UNWTO cautions against potential tourism tax in Africa
PR No.: PR14033
UNWTO Secretary-General, Taleb Rifai, has expressed serious concerns about the negative impact that a new tourism tax on air passengers and hotel guests in Africa, currently being discussed among members of the African Union, would have on Africa´s tourism sector. Tourism is one of the main contributors to Africa’s balance of payments, a source of livelihood for millions in the continent and one of the sectors where the region has a major competitive advantage in international markets.
Mr Rifai alerted that “A tourism tax in Africa is a threat to the competiveness of the region and to all African economies which increasingly have tourism as a key pillar to their development. Any decision on the possible imposition of a tourism tax in Africa should be carefully evaluated as to the negative impact it will have on tourism demand, economic growth and jobs”.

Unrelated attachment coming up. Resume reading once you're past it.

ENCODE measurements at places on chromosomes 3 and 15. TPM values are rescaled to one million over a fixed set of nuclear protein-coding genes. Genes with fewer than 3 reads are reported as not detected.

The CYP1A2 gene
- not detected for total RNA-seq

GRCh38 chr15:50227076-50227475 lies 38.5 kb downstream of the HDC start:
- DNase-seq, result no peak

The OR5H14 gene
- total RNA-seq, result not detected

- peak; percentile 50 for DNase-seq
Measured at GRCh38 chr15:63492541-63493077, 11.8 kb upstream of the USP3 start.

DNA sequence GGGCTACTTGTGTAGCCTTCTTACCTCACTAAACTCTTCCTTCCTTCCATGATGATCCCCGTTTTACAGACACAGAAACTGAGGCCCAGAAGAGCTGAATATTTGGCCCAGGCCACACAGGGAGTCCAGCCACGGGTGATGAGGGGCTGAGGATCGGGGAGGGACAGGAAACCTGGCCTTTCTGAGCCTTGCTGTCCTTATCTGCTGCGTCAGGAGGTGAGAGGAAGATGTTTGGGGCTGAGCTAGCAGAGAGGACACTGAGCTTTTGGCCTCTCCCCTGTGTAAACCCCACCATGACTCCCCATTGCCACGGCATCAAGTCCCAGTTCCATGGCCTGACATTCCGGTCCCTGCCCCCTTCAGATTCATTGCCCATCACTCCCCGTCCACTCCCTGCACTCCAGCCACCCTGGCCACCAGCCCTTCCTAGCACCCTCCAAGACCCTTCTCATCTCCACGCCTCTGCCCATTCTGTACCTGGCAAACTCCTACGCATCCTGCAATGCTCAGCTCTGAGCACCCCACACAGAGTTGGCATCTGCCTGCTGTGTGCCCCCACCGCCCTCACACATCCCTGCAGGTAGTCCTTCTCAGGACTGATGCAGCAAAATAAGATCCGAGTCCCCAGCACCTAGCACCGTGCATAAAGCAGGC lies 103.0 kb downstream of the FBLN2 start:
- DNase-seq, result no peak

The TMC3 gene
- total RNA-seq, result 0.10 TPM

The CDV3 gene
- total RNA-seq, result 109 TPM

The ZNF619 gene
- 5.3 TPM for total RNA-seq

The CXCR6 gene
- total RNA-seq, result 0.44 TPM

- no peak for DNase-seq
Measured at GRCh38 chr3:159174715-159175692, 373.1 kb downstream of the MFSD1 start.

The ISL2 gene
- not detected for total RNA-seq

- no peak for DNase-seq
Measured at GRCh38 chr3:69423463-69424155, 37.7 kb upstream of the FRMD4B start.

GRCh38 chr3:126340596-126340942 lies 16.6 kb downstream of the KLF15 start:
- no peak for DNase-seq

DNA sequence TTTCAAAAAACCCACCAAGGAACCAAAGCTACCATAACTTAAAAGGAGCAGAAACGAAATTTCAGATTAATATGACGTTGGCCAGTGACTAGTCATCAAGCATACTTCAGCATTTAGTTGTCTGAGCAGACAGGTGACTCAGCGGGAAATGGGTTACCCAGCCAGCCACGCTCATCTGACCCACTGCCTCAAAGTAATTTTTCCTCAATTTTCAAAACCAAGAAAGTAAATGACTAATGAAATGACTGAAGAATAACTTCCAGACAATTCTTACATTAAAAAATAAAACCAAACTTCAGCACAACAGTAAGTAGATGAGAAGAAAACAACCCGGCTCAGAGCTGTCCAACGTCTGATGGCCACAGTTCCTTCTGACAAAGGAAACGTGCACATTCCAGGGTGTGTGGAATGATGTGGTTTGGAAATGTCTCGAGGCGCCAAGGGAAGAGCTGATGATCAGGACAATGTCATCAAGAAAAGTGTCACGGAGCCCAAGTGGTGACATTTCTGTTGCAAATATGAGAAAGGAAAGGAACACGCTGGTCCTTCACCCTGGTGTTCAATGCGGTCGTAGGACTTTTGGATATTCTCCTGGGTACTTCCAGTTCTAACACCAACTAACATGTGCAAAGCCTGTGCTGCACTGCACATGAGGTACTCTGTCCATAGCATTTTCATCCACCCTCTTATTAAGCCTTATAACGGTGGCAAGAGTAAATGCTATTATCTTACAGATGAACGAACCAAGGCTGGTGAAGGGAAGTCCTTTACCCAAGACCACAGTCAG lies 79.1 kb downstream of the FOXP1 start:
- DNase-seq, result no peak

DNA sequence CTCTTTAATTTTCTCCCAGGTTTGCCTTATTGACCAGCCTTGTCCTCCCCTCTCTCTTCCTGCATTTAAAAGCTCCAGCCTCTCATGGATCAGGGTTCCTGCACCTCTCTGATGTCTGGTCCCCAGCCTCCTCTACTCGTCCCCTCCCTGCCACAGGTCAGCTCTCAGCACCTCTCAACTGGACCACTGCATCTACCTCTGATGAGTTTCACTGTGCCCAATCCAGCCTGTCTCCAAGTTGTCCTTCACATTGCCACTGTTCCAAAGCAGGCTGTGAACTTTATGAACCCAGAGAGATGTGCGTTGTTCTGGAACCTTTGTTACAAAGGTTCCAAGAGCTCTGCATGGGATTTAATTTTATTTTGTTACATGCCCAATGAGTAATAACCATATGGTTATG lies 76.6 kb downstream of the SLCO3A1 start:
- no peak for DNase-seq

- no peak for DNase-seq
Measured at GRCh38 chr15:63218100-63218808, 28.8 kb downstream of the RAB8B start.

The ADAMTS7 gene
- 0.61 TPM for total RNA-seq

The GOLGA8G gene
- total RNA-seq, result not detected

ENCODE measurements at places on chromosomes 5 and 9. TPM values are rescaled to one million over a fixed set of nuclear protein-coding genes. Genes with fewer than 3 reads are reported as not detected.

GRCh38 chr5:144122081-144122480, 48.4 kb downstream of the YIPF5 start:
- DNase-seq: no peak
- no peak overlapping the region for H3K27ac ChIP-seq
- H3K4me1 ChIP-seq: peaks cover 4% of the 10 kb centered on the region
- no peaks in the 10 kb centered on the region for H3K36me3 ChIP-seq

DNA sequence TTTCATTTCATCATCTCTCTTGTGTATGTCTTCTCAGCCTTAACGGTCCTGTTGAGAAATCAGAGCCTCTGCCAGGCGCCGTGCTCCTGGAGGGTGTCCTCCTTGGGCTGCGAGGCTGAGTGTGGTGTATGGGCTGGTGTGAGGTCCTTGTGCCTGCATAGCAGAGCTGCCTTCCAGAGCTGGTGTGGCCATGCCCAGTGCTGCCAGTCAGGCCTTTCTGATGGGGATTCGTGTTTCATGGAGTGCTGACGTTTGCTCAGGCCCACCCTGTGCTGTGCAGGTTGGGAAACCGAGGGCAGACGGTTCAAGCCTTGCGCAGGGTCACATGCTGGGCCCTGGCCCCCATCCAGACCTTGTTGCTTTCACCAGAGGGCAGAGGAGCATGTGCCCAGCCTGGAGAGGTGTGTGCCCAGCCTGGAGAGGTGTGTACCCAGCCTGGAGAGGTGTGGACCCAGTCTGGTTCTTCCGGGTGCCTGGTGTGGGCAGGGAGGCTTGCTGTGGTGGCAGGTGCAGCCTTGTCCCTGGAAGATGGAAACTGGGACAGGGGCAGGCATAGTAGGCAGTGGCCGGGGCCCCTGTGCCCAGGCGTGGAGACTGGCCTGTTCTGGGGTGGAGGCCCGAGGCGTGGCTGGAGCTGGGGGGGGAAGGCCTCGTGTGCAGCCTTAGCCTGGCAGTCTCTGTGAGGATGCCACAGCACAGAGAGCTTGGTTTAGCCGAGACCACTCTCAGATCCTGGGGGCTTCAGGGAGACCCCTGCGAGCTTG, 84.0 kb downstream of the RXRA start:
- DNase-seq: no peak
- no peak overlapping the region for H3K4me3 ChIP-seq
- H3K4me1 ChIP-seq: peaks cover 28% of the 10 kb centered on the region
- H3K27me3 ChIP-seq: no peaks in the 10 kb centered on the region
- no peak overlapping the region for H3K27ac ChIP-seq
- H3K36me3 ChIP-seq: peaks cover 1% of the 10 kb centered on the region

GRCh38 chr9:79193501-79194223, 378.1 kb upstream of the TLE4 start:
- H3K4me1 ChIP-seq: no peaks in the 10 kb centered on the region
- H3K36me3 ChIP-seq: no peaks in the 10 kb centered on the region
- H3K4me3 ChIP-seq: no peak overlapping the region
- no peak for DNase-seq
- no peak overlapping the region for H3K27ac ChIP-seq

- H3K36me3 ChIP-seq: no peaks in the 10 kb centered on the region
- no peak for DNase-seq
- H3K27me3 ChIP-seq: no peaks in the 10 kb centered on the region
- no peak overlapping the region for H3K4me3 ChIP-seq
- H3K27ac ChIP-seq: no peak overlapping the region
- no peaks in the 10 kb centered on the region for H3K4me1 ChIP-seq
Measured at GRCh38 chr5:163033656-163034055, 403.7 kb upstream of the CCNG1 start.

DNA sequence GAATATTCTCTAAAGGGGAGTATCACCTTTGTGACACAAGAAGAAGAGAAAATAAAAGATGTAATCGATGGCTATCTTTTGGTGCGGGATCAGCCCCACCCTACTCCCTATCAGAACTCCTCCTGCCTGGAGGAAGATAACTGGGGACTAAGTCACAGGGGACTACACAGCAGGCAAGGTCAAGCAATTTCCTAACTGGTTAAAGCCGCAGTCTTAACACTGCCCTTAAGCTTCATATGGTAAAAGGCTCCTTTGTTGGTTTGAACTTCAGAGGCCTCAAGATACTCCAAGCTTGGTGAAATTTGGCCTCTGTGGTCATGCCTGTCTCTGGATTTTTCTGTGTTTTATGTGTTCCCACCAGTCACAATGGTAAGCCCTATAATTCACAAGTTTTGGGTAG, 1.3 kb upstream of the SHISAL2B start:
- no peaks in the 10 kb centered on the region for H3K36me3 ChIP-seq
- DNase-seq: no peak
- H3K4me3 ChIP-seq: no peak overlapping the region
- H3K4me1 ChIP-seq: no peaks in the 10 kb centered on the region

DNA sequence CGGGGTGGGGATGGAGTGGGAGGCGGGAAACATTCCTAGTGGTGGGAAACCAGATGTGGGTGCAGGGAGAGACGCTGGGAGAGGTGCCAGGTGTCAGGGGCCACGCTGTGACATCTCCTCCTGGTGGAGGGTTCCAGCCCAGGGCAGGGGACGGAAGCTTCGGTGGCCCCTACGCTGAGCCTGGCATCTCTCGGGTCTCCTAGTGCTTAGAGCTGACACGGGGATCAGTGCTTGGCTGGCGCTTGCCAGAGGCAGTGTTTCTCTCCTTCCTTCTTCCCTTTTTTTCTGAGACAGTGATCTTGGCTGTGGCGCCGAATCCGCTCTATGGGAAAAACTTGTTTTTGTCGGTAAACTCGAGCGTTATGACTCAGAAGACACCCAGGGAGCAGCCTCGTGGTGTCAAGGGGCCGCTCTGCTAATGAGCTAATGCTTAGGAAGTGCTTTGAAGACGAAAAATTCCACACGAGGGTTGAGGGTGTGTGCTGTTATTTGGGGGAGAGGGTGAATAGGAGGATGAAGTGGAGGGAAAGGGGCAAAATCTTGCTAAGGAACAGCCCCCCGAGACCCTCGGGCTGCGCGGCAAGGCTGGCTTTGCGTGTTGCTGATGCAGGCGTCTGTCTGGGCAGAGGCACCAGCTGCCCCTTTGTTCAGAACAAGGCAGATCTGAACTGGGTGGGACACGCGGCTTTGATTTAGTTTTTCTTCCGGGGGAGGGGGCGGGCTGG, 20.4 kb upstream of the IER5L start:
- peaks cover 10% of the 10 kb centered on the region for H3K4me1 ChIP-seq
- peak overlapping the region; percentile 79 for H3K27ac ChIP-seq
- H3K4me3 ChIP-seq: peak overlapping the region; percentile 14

This concern was echoed by the Ministers of Tourism of the region attending the 56th Meeting of the UNWTO Commission for Africa, held in Angola last month. Participants identified increased taxation as one of the main obstacles to the sustainable development of tourism and aviation in the region. Connectivity is one of the major barriers to Africa´s tourism growth and a further increase in the cost of air travel to the continent would jeopardize the need to increase intra and interregional air access across Africa.
International tourism in Africa has been growing steadily in recent years. In 2013, Africa received 56 million tourists up from 26 million in 2000. International tourism generates US$34 billion in exports in Africa, accounting for as much as 7% of all exports and 56% of the region’s services exports. Yet despite such progress, tourism in Africa is still in its early development stage, accounting for only 5% of international tourism, and faces several barriers impeding its further growth and competitiveness.
The imposition of a tourism tax in Africa will impact not only the tourism sector, but African economies as a whole, as every tourist means more jobs and business opportunities in tourism but also in related sectors, higher income for families, increased investment and more opportunities for grassroots development.
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